Snow Child

It’s an Ezra Jack Keats kind of snowy day (or days) in Vermont. If you’re not out foolishly driving around (and not many are), the snow is spiraling down exquisitely. After hours of tedious work inside, while the snow swirled against the windows, I walked along our unplowed road. Pausing on my way to meet my neighbor, I remembered those winters when my firstborn was a toddler, and winters really were one months-long housebound snowstorm.

Every day, I pulled my chattery child along the road on a runner sled. Always, at the same place she would beg me to lumber through the deep snow into the woods and pluck a few miniature hemlock pinecones from a low hanging branch.

Years later, unboxing this red snowsuit for her younger sister, I discovered tiny pinecones in every pocket.

It was so wonderful to be there, safe at home, sheltered from the winds and the cold. Laura thought that this must be a little like heaven, where the weary are at rest.

– Laura Ingalls Wilder, The Long Winter

FullSizeRender

About Brett Ann Stanciu

A writer and sugarmaker, Brett Ann lives with her two daughters in stony soil Vermont. Her novel HIDDEN VIEW was published by Green Writers Press in the fall of 2015. Let my writing speak for itself.
This entry was posted in Vermont and tagged , , , , , . Bookmark the permalink.

6 Responses to Snow Child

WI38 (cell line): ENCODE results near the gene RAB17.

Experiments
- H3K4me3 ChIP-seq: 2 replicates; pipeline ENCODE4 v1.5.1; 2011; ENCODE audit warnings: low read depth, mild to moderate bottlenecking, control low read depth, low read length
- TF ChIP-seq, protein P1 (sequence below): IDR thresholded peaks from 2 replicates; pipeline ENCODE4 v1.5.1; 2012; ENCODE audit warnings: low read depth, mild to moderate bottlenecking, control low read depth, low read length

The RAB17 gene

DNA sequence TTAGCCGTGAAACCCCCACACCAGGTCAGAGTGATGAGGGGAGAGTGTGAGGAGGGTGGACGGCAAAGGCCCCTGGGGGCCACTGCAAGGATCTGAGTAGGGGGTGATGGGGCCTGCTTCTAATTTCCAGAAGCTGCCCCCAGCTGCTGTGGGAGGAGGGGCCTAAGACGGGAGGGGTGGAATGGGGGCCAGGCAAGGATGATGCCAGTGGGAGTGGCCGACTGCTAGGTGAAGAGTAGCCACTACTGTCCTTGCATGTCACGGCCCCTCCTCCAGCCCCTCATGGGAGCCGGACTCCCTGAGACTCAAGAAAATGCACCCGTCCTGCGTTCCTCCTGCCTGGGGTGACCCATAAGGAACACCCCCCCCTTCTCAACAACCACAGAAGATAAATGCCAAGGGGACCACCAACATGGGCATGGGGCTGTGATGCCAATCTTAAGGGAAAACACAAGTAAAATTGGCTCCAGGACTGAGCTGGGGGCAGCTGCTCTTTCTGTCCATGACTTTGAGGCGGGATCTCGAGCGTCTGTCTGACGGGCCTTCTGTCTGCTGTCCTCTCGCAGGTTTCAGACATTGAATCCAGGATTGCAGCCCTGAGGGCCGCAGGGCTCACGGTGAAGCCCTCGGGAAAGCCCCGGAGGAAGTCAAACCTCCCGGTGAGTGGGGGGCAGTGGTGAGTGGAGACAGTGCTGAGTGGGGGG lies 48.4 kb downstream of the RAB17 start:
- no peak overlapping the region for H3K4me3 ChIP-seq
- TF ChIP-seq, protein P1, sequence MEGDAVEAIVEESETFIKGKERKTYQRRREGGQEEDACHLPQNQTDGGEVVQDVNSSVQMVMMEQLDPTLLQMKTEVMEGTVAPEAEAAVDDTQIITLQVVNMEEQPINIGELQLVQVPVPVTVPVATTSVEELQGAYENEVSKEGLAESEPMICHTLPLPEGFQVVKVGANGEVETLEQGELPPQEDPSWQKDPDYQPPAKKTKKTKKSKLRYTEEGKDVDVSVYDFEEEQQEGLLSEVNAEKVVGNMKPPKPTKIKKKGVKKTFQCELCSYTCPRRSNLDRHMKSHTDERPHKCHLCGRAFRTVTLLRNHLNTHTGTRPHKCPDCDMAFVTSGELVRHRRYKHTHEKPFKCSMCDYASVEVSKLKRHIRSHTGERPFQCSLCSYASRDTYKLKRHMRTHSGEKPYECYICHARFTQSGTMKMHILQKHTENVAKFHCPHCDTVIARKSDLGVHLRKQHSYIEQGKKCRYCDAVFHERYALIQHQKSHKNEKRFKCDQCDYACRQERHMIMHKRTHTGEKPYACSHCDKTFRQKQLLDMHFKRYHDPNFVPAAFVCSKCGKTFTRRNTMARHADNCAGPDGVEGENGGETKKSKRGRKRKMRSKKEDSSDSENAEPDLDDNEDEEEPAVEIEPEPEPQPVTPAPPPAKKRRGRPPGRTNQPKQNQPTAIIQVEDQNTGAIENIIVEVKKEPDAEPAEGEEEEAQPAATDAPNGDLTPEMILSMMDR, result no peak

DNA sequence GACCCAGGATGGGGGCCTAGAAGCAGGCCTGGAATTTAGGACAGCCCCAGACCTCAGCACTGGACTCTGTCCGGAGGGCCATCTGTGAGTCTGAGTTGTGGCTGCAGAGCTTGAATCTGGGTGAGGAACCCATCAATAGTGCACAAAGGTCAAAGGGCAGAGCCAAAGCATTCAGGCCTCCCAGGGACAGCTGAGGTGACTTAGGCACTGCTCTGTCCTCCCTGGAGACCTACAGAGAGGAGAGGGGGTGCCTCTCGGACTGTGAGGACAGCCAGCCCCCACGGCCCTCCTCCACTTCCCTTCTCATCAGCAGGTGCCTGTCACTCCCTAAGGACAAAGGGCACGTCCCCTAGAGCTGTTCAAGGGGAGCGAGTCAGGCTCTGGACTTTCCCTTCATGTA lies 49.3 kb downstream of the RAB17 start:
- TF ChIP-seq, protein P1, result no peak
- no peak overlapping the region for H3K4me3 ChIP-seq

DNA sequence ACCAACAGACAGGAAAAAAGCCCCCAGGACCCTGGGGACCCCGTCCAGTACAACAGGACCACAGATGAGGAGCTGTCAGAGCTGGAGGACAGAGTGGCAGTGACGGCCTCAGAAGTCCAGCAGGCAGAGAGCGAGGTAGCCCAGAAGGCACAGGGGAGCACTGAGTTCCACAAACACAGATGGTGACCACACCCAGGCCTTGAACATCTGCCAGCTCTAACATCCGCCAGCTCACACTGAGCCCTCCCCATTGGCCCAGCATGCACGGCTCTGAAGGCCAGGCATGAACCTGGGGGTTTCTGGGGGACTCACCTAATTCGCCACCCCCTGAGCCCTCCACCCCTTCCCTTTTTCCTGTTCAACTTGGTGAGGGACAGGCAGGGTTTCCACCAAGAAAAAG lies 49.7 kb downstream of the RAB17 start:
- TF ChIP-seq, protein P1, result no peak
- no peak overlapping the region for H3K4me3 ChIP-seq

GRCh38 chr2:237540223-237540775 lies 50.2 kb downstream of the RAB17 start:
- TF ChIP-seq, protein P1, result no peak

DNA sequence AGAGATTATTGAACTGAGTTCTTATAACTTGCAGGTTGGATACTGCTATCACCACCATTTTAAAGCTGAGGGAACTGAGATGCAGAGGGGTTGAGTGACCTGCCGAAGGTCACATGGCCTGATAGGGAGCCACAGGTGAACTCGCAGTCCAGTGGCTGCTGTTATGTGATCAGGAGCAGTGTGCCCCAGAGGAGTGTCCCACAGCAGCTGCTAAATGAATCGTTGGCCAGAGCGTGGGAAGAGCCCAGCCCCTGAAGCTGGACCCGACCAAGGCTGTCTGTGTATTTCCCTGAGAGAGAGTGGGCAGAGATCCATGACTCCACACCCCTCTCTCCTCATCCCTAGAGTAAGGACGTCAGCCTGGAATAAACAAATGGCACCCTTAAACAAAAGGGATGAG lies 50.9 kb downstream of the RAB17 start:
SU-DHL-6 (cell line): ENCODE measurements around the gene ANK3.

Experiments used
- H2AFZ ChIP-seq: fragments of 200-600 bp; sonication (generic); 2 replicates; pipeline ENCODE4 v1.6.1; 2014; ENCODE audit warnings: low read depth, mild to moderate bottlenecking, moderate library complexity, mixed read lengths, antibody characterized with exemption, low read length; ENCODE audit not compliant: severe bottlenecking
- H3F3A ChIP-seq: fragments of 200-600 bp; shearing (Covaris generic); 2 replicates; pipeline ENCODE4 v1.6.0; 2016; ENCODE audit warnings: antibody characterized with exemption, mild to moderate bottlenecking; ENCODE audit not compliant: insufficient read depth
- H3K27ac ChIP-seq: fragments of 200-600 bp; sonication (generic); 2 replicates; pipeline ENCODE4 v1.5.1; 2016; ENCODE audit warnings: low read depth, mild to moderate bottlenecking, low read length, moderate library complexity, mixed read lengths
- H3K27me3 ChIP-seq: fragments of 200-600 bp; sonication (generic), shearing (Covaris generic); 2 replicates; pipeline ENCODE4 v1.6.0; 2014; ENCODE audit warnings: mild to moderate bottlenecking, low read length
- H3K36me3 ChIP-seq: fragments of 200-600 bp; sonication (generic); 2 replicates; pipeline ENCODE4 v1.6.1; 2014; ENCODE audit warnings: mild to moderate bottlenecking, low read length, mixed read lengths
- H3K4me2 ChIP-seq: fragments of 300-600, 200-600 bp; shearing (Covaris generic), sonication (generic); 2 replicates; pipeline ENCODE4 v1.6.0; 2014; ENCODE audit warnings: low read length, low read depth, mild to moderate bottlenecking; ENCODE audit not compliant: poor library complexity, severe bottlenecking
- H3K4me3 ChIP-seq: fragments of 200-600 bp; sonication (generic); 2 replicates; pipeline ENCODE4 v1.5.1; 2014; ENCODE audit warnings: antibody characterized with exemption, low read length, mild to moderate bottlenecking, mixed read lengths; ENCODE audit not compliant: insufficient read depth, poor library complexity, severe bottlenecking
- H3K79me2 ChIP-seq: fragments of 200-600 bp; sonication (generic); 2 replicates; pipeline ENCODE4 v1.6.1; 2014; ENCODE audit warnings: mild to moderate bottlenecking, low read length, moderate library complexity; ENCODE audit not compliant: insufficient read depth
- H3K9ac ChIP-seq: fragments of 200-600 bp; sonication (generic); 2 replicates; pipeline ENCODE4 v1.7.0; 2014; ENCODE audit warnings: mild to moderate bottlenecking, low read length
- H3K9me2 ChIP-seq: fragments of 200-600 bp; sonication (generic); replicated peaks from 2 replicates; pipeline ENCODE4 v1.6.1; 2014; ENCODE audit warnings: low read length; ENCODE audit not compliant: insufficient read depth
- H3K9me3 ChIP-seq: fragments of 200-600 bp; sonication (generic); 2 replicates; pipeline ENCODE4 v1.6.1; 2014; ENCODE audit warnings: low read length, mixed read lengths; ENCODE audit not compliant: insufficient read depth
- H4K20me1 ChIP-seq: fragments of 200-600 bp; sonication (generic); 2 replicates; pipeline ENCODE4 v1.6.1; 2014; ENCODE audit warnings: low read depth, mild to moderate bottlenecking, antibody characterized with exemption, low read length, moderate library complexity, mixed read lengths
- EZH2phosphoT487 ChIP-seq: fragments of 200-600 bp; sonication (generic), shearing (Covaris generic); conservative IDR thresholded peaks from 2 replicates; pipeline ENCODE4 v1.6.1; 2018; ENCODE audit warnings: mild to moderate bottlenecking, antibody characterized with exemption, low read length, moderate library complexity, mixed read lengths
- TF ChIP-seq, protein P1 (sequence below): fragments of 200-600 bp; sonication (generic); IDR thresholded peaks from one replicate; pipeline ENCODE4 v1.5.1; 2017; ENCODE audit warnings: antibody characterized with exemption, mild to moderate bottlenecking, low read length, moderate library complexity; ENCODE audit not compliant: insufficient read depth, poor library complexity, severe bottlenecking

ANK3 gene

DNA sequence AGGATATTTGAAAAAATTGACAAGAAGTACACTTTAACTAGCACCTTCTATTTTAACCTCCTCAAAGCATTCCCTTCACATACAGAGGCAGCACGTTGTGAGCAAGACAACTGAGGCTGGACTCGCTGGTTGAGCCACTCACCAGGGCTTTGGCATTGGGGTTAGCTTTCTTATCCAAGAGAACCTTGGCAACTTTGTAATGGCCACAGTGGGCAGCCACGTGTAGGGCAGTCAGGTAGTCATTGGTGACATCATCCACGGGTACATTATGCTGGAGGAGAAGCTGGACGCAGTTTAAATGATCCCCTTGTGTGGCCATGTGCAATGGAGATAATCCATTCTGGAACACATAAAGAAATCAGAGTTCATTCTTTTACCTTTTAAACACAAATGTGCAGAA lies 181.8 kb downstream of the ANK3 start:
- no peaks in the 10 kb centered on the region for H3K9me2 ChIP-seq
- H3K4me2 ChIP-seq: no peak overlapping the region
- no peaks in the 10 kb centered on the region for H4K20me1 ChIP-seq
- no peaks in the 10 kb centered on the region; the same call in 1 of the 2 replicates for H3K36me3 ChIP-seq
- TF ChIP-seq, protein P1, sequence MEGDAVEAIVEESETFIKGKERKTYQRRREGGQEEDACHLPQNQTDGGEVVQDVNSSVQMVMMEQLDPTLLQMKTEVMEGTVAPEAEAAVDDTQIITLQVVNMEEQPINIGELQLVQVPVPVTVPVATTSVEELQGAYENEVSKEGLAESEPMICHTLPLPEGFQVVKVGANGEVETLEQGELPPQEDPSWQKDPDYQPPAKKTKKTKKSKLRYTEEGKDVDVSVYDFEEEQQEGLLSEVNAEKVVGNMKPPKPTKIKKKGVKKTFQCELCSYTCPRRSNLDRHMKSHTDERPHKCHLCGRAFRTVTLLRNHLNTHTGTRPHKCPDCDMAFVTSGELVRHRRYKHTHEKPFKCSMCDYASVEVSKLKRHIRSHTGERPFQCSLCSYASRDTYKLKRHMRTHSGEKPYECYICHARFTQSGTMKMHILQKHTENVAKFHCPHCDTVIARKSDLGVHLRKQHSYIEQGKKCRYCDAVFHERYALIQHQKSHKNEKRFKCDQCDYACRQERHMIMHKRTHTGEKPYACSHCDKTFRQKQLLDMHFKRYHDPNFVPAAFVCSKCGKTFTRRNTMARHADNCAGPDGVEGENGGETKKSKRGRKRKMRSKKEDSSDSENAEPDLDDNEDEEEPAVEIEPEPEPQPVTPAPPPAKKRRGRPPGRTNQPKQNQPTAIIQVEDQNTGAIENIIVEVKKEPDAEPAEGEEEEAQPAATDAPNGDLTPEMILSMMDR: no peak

1. heididorr says:

    You’d love The Snow Child by Eowyn Ivey, I think. I’ve read it twice and loved it just as much the second time! Hope to see you soon!

    Like

    • Eowyn Ivey’s Snow Child has made the rounds of my library trustees. Someone donated a stack of copies, and I’ve been passing copies along to readers. That’s a beautiful book. Hope to see you soon, too…..

      Like

  2. Tanya says:

    Envious of your beautiful snow …

    Like

  3. During the big snowstorm yesterday, I was lying in bed with my toddler, blankets pulled up to our chins, reading that very book (for the third time and she is only 4 years old). We both love it and were very glad that we were not staring at nails covered with frost and that we have a driveway filled with wood. Those were very tough folk.

    Like

  4. That’s about the age my daughter was when we read that book! It was one of my childhood favorites….. don’t waste the wheat!

    Like

Leave a Reply

Fill in your details below or click an icon to log in:

WordPress.com Logo

You are commenting using your WordPress.com account. Log Out / Change )

Twitter picture

You are commenting using your Twitter account. Log Out / Change )

Facebook photo

You are commenting using your Facebook account. Log Out / Change )

Google+ photo

You are commenting using your Google+ account. Log Out / Change )

Connecting to %s